Lovelace Case

Judge denies city motion to dismiss most of Lovelace lawsuit

By Herald-Whig
Posted: Nov. 10, 2017 7:35 pm Updated: Nov. 10, 2017 8:04 pm

SPRINGFIELD, Ill. -- A federal judge has rejected a motion by attorneys representing the city of Quincy to dismiss most of the civil rights lawsuit filed by Curtis Lovelace and his family after his March acquittal on one count of first-degree murder.

In an order posted Thursday, U.S. District Judge Sue Myerscough ruled that the Lovelaces stated a claim for relief on each of the 10 counts that the city wanted dismissed, and that the lawsuit did not improperly resort to group pleading, as the city claimed.

Curtis Lovelace

Myerscough also ruled that the city needed to respond to the remaining count of the lawsuit by Nov. 27.

Attorneys for the city of Quincy filed the motion to dismiss 10 of 11 counts in the Lovelace lawsuit in July for "failure to state a claim on which relief could be granted."

Filed in May, the lawsuit alleges that Lovelace was deprived of due process, was the subject of malicious prosecution, and was deprived of his constitutional rights. It also alleges that his sons Logan, Lincoln and Larson were detained at school and illegally questioned by police without a parent present during the death investigation. The lawsuit does not provide an amount the Lovelaces are seeking.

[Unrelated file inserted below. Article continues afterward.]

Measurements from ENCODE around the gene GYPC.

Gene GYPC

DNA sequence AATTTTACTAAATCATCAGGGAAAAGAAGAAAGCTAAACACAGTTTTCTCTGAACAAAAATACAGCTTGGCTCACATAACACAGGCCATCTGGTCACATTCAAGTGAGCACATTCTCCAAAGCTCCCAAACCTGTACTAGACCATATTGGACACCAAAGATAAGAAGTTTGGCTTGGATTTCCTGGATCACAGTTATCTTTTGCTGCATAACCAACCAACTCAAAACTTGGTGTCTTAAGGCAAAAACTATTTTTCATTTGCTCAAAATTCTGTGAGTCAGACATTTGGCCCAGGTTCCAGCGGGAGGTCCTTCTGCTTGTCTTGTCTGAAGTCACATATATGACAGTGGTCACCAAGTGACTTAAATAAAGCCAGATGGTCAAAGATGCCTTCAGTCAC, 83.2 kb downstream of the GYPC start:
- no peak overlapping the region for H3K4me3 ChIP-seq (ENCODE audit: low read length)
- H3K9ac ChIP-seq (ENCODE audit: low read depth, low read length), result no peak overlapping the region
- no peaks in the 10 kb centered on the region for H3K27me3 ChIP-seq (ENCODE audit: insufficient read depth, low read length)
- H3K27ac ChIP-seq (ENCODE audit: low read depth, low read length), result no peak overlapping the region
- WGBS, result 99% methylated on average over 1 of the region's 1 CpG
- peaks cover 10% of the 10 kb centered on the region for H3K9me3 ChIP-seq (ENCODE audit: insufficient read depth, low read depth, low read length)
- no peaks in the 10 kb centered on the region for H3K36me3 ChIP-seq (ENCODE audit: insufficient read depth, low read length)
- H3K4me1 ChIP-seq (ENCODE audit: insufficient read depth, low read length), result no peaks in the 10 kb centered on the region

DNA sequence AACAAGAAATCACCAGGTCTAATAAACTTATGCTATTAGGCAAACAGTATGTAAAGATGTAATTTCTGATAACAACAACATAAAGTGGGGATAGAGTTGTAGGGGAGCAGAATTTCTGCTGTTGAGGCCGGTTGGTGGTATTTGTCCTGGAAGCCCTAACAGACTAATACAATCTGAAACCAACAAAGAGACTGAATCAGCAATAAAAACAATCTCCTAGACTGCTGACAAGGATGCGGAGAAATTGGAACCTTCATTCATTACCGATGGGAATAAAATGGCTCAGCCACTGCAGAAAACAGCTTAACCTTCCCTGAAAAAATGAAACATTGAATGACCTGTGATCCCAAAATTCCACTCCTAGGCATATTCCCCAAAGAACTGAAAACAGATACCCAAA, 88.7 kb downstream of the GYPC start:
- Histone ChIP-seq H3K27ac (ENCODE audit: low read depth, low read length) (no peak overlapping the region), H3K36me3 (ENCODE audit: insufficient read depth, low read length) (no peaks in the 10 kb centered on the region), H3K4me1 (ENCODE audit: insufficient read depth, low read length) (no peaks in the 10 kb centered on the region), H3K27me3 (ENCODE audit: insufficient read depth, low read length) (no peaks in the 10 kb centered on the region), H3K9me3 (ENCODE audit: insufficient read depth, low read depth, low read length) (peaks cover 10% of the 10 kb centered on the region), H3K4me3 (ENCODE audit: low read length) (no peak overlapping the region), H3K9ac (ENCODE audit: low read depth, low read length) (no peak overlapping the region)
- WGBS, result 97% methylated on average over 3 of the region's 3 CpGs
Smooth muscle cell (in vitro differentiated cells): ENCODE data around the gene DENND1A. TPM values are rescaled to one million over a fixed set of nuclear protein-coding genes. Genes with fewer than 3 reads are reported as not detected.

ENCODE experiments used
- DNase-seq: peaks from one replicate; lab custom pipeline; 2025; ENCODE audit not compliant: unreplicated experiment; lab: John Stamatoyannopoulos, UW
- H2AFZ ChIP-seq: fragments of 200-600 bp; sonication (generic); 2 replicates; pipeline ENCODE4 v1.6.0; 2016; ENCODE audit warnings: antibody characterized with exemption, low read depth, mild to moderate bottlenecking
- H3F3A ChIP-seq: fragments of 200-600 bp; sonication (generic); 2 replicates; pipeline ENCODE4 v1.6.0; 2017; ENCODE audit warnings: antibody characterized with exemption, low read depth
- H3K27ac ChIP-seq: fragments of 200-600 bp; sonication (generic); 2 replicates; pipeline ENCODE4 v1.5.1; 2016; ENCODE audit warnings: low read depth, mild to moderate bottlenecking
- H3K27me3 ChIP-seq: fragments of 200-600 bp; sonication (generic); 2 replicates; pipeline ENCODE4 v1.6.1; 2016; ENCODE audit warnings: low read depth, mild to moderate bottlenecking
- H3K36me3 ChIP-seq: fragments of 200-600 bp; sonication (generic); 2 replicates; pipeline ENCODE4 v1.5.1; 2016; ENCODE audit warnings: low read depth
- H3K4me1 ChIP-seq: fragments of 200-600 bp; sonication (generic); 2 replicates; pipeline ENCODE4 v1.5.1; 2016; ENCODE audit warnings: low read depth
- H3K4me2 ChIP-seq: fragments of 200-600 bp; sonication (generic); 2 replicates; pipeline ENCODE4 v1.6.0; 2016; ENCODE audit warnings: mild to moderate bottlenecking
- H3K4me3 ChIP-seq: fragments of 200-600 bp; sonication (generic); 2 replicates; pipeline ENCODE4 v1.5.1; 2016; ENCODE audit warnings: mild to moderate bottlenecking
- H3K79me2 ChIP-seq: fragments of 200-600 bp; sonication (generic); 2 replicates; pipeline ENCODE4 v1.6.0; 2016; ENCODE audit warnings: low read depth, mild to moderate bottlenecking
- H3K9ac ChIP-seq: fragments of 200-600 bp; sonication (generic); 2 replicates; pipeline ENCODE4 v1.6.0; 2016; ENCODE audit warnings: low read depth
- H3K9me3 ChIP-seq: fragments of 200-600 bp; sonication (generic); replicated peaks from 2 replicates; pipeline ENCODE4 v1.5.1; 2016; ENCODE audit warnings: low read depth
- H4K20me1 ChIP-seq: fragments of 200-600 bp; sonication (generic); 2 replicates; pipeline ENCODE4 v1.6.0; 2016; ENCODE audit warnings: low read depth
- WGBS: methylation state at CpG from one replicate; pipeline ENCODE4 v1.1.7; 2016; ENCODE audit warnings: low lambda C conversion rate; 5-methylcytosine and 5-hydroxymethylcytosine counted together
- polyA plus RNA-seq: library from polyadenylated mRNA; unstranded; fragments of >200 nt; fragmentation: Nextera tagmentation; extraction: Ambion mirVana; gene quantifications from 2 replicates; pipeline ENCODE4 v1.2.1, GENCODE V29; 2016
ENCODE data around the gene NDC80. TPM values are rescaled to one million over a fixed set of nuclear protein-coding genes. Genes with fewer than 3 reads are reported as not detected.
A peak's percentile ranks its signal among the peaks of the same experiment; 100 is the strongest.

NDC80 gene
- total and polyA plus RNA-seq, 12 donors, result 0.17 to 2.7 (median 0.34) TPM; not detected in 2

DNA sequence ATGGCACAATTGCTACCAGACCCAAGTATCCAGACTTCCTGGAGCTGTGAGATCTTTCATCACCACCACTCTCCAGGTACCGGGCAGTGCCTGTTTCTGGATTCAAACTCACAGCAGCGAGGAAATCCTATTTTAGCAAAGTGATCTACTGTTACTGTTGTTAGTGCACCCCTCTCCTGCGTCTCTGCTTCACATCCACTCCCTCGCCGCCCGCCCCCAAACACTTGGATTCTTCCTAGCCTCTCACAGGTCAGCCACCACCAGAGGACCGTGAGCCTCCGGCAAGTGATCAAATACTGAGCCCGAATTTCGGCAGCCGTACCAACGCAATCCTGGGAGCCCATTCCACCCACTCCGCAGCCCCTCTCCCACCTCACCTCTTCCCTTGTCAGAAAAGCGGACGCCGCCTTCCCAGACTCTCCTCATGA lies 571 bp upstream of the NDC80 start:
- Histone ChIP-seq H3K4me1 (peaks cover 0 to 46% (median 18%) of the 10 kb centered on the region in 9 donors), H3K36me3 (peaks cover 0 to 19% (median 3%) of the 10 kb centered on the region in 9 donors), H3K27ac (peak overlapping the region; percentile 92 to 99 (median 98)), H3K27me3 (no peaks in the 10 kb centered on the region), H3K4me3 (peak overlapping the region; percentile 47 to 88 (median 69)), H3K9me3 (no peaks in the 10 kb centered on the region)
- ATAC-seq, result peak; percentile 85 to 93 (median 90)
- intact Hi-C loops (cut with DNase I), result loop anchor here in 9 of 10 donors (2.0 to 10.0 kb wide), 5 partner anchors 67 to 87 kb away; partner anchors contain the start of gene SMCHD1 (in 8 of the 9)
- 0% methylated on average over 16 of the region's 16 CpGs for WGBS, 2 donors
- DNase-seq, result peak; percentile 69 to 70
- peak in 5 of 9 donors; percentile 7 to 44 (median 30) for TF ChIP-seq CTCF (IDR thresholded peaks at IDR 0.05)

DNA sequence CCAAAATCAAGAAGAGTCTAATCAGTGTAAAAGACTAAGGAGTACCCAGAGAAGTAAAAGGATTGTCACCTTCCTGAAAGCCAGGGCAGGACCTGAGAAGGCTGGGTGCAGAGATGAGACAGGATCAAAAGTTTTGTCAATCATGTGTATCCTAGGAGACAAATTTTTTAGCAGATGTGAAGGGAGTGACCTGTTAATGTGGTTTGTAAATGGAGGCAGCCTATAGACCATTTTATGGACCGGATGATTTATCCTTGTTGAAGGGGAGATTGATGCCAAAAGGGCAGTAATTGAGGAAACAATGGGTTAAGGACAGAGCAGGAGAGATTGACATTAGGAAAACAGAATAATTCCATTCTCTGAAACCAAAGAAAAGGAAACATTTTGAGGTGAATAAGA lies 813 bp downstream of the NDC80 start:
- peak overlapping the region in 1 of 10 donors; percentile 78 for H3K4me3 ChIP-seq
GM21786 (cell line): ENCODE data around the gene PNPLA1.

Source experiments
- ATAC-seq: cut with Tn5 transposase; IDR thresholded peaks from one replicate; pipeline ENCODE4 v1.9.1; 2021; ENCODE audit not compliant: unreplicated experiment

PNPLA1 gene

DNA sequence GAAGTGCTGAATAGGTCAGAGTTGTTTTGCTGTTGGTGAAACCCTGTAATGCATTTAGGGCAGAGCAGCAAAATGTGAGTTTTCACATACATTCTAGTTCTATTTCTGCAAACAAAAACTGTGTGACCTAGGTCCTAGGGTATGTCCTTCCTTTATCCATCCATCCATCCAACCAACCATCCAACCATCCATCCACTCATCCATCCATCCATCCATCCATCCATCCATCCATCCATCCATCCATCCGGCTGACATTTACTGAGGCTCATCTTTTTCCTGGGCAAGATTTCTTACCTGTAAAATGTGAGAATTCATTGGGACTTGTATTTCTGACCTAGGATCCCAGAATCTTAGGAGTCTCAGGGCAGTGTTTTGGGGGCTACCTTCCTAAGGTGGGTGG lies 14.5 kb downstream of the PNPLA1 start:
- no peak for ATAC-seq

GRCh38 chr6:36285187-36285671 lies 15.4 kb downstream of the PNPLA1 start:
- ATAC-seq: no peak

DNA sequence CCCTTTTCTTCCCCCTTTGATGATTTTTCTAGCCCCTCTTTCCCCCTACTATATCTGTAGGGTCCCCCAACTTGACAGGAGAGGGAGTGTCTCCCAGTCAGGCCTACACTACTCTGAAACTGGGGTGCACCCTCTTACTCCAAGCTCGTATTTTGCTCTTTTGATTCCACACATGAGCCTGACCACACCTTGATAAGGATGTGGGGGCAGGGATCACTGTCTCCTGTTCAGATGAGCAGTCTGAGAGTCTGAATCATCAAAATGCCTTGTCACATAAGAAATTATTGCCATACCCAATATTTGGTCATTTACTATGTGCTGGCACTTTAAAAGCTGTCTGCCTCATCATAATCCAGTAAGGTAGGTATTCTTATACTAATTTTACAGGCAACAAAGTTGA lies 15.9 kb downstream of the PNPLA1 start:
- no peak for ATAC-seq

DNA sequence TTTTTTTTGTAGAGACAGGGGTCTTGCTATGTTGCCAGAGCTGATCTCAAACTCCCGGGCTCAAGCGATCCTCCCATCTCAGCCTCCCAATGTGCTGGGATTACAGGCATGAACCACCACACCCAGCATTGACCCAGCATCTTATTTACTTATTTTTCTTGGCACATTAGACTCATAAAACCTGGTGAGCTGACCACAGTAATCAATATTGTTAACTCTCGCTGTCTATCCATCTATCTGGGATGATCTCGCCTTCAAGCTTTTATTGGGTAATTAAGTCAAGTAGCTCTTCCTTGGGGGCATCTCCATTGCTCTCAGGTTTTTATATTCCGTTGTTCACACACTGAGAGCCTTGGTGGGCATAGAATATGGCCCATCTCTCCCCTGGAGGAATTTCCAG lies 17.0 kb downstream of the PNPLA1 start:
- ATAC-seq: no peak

Lovelace, a former Adams County assistant state's attorney and Quincy School Board president, was found not guilty by a Sangamon County jury March 10 in connection with the Feb. 14, 2006, death of his first wife, Cory Lovelace. It was the second time he was tried in the case. An Adams County jury was unable to reach a verdict after two days of deliberations in February 2016, and a mistrial was declared.

Lovelace claims that evidence was withheld and fabricated in the two murder trials by the Quincy Police Department, specifically Detective Adam Gibson.

The lawsuit names Gibson, as well as Police Chief Rob Copley, Sgt. John Summers, Detective Anjanette Biswell, unknown Quincy police officers, Adams County State's Attorney Gary Farha, Adams County Coroner Jim Keller, the city of Quincy and Adams County as defendants.

The trial in the case is set to start Oct. 15, 2019, with pretrial scheduled for Sept. 30, 2019. The Lovelaces must provide a list of expert witnesses they plan to call by Sept. 4, 2018, and the city and county have until Jan. 15, 2019, to supply their witness list.